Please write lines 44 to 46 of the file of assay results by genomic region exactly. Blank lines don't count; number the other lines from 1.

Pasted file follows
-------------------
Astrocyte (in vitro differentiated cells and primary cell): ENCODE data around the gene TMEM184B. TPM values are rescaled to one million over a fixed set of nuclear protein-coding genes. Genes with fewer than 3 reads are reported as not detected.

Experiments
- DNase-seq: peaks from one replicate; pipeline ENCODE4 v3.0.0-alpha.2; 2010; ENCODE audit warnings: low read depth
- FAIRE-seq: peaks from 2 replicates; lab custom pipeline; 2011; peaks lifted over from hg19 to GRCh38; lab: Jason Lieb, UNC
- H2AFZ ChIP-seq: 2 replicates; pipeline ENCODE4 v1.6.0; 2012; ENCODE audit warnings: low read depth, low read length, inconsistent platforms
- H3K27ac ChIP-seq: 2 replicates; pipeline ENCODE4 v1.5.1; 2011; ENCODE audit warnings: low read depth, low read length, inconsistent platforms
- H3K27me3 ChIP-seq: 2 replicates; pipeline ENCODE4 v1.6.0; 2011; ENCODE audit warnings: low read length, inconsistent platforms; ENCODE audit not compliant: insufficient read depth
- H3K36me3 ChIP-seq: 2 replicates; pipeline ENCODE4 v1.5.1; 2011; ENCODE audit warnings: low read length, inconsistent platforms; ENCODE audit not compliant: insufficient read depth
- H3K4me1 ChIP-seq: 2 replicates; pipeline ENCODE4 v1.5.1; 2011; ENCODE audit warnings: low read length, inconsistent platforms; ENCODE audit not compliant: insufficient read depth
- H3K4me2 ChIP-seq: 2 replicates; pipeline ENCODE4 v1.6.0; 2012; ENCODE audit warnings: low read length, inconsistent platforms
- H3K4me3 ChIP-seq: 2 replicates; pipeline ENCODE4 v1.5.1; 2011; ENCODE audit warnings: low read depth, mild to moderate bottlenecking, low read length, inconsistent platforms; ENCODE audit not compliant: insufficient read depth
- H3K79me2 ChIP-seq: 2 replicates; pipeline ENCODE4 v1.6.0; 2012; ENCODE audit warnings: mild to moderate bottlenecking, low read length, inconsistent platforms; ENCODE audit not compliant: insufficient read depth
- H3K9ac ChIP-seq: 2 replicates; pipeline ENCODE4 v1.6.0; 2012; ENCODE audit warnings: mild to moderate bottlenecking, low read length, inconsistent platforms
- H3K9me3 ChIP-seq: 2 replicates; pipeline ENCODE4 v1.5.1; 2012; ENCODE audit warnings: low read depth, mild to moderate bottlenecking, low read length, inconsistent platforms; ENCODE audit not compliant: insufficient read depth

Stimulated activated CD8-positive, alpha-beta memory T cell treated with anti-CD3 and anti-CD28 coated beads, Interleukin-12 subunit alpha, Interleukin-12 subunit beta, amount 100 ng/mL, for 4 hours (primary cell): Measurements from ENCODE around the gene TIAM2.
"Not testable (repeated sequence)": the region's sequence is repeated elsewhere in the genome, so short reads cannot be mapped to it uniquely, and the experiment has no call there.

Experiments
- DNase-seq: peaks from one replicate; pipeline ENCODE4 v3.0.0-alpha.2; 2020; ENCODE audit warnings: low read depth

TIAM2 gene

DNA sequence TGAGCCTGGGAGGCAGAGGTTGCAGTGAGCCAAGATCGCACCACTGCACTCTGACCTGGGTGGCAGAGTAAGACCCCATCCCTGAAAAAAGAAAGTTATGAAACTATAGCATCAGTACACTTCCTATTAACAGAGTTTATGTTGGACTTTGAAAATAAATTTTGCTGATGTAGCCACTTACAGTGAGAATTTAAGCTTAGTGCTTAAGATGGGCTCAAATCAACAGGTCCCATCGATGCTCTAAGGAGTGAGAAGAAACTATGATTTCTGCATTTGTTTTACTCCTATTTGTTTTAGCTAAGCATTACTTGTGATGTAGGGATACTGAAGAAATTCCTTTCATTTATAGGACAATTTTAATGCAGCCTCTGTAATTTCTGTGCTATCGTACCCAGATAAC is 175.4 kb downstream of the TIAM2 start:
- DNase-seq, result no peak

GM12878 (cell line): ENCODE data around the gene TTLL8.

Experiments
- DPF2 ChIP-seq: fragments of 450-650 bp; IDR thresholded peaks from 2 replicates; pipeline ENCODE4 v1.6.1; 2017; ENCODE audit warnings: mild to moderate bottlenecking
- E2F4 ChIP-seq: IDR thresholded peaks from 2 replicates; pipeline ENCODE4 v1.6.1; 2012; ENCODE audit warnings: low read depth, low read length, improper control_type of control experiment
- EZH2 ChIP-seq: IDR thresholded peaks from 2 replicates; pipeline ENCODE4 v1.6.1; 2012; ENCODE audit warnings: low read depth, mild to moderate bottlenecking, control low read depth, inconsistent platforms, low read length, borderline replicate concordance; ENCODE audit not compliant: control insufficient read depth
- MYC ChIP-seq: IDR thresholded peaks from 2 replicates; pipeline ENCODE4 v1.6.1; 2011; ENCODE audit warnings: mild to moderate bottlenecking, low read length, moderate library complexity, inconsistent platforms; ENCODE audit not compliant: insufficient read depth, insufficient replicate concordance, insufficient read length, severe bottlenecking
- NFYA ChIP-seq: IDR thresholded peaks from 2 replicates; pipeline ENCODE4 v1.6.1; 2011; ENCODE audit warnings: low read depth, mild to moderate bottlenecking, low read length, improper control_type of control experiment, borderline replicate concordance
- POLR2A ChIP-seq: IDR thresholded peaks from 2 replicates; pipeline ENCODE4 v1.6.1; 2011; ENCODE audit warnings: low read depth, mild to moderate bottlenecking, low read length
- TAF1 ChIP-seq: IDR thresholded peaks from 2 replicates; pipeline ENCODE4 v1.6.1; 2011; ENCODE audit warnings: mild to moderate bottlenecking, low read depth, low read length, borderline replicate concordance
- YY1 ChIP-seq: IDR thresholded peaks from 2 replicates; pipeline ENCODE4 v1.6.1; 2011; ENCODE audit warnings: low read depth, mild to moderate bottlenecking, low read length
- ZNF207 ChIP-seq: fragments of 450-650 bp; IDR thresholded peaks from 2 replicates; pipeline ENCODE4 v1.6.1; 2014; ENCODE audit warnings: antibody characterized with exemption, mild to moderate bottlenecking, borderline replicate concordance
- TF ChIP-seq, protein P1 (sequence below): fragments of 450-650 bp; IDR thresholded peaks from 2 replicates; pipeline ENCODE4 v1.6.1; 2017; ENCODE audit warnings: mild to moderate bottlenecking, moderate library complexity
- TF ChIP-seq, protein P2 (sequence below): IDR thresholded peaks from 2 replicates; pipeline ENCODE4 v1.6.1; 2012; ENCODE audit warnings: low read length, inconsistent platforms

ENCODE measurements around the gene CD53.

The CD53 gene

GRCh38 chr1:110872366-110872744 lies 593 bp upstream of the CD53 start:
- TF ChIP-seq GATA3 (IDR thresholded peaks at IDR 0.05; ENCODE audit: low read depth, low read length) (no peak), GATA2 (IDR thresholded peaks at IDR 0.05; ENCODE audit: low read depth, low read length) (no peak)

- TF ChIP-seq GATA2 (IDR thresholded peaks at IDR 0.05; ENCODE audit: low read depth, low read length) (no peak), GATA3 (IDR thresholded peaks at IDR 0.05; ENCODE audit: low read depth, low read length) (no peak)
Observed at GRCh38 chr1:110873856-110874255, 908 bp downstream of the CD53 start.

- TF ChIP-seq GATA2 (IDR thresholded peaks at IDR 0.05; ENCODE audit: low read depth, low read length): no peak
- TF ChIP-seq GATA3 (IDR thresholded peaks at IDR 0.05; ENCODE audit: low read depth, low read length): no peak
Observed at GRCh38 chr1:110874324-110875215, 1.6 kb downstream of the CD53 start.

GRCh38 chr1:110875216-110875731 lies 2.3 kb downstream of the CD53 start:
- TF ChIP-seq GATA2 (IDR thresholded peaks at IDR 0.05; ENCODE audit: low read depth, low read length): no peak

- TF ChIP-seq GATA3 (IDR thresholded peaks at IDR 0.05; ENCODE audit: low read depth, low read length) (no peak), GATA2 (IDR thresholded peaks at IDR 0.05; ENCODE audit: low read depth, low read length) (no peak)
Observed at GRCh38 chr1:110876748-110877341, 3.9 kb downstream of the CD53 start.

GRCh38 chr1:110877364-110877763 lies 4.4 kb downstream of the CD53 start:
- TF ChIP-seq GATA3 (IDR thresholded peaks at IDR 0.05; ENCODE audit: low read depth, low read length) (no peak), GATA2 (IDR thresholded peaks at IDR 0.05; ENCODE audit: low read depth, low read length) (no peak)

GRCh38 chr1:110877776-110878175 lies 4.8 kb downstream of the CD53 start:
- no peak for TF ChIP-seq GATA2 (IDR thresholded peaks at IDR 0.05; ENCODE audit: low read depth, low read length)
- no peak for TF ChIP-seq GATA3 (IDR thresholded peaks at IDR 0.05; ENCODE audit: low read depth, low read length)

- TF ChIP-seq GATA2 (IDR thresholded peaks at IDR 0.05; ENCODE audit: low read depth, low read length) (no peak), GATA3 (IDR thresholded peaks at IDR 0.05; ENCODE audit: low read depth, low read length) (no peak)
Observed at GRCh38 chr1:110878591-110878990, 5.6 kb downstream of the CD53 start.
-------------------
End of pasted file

GRCh38 chr1:110875216-110875731 lies 2.3 kb downstream of the CD53 start:
- TF ChIP-seq GATA2 (IDR thresholded peaks at IDR 0.05; ENCODE audit: low read depth, low read length): no peak

- TF ChIP-seq GATA3 (IDR thresholded peaks at IDR 0.05; ENCODE audit: low read depth, low read length) (no peak), GATA2 (IDR thresholded peaks at IDR 0.05; ENCODE audit: low read depth, low read length) (no peak)